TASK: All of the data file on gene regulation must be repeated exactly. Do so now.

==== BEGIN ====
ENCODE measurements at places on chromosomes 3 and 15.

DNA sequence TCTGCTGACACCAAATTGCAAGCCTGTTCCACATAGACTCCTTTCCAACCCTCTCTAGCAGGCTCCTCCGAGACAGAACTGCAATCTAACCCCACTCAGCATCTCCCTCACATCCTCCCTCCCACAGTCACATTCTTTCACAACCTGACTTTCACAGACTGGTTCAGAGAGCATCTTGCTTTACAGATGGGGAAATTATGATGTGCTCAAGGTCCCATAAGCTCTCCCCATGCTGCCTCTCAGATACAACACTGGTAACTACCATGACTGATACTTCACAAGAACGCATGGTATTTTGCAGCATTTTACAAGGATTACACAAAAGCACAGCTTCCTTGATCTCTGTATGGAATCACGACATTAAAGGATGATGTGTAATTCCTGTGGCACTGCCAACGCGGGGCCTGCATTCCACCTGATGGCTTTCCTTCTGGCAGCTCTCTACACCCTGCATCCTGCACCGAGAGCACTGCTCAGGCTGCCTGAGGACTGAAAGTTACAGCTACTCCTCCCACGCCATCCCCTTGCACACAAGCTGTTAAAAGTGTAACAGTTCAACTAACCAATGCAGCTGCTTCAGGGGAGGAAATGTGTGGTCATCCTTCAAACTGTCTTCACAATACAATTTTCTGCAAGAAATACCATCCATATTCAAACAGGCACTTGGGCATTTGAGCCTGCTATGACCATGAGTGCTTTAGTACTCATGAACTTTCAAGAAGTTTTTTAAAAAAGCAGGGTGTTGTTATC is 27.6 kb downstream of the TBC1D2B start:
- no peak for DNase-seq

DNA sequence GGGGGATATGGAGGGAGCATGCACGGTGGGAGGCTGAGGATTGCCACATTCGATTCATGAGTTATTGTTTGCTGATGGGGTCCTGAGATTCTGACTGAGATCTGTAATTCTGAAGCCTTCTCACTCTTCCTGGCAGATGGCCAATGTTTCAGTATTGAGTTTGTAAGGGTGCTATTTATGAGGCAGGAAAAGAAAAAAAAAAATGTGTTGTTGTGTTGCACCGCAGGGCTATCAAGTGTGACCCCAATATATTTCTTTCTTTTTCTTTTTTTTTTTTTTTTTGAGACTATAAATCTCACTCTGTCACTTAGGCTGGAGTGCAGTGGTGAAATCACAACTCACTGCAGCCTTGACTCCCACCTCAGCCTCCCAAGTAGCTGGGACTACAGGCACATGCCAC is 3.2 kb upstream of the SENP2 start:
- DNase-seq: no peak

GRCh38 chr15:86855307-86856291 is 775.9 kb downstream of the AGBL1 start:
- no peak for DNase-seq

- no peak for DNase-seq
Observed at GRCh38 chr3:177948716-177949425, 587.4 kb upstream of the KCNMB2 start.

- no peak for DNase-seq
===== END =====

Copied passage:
ENCODE measurements at places on chromosomes 3 and 15.

DNA sequence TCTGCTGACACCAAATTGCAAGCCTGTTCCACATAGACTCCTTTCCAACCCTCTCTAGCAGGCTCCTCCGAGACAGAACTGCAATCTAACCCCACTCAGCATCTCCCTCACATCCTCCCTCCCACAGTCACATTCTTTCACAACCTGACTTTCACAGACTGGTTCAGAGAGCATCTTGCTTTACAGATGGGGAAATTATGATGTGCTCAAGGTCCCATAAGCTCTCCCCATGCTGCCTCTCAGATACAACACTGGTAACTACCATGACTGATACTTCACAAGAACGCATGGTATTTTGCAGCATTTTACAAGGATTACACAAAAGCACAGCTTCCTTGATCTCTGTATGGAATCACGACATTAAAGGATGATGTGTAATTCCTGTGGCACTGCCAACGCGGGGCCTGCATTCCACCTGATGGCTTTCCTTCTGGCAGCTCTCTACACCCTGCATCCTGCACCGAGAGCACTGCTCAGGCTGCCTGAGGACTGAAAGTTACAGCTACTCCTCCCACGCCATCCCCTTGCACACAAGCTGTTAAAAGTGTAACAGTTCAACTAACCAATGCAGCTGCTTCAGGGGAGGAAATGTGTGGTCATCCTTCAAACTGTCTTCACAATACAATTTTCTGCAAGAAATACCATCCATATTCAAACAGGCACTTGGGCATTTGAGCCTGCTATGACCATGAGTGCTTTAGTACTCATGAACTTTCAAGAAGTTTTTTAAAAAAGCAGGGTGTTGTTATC is 27.6 kb downstream of the TBC1D2B start:
- no peak for DNase-seq

DNA sequence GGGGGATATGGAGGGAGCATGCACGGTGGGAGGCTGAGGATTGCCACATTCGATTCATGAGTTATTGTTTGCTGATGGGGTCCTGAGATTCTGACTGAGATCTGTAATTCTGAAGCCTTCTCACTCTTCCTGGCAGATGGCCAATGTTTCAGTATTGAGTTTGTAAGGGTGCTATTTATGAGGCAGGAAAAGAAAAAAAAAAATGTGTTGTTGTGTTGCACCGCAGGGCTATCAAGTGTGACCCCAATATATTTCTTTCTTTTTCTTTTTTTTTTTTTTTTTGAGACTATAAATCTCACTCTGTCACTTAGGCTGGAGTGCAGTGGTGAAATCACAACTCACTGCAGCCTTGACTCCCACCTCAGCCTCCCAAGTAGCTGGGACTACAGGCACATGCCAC is 3.2 kb upstream of the SENP2 start:
- DNase-seq: no peak

GRCh38 chr15:86855307-86856291 is 775.9 kb downstream of the AGBL1 start:
- no peak for DNase-seq

- no peak for DNase-seq
Observed at GRCh38 chr3:177948716-177949425, 587.4 kb upstream of the KCNMB2 start.

- no peak for DNase-seq